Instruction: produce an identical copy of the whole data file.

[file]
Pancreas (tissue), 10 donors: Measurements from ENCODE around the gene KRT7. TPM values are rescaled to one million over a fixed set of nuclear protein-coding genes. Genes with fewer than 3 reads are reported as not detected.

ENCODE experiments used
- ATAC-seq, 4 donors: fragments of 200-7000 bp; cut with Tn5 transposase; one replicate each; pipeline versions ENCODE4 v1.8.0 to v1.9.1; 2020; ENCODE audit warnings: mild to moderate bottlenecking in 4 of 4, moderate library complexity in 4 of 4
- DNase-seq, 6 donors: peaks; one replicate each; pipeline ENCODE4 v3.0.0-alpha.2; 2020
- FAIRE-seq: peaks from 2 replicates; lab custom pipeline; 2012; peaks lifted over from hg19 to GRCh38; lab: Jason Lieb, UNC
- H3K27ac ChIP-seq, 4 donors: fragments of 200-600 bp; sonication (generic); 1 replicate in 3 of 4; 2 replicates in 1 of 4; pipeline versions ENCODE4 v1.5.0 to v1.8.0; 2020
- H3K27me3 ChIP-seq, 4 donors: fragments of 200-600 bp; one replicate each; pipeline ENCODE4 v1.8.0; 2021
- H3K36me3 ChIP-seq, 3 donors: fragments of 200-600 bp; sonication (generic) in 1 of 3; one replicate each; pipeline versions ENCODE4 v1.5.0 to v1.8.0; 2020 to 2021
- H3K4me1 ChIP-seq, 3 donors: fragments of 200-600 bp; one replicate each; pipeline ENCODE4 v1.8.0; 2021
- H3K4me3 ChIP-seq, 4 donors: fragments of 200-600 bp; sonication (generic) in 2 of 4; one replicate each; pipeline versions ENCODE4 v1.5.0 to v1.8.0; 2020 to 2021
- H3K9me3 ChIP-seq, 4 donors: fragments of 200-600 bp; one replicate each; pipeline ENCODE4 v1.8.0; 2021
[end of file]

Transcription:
Pancreas (tissue), 10 donors: Measurements from ENCODE around the gene KRT7. TPM values are rescaled to one million over a fixed set of nuclear protein-coding genes. Genes with fewer than 3 reads are reported as not detected.

ENCODE experiments used
- ATAC-seq, 4 donors: fragments of 200-7000 bp; cut with Tn5 transposase; one replicate each; pipeline versions ENCODE4 v1.8.0 to v1.9.1; 2020; ENCODE audit warnings: mild to moderate bottlenecking in 4 of 4, moderate library complexity in 4 of 4
- DNase-seq, 6 donors: peaks; one replicate each; pipeline ENCODE4 v3.0.0-alpha.2; 2020
- FAIRE-seq: peaks from 2 replicates; lab custom pipeline; 2012; peaks lifted over from hg19 to GRCh38; lab: Jason Lieb, UNC
- H3K27ac ChIP-seq, 4 donors: fragments of 200-600 bp; sonication (generic); 1 replicate in 3 of 4; 2 replicates in 1 of 4; pipeline versions ENCODE4 v1.5.0 to v1.8.0; 2020
- H3K27me3 ChIP-seq, 4 donors: fragments of 200-600 bp; one replicate each; pipeline ENCODE4 v1.8.0; 2021
- H3K36me3 ChIP-seq, 3 donors: fragments of 200-600 bp; sonication (generic) in 1 of 3; one replicate each; pipeline versions ENCODE4 v1.5.0 to v1.8.0; 2020 to 2021
- H3K4me1 ChIP-seq, 3 donors: fragments of 200-600 bp; one replicate each; pipeline ENCODE4 v1.8.0; 2021
- H3K4me3 ChIP-seq, 4 donors: fragments of 200-600 bp; sonication (generic) in 2 of 4; one replicate each; pipeline versions ENCODE4 v1.5.0 to v1.8.0; 2020 to 2021
- H3K9me3 ChIP-seq, 4 donors: fragments of 200-600 bp; one replicate each; pipeline ENCODE4 v1.8.0; 2021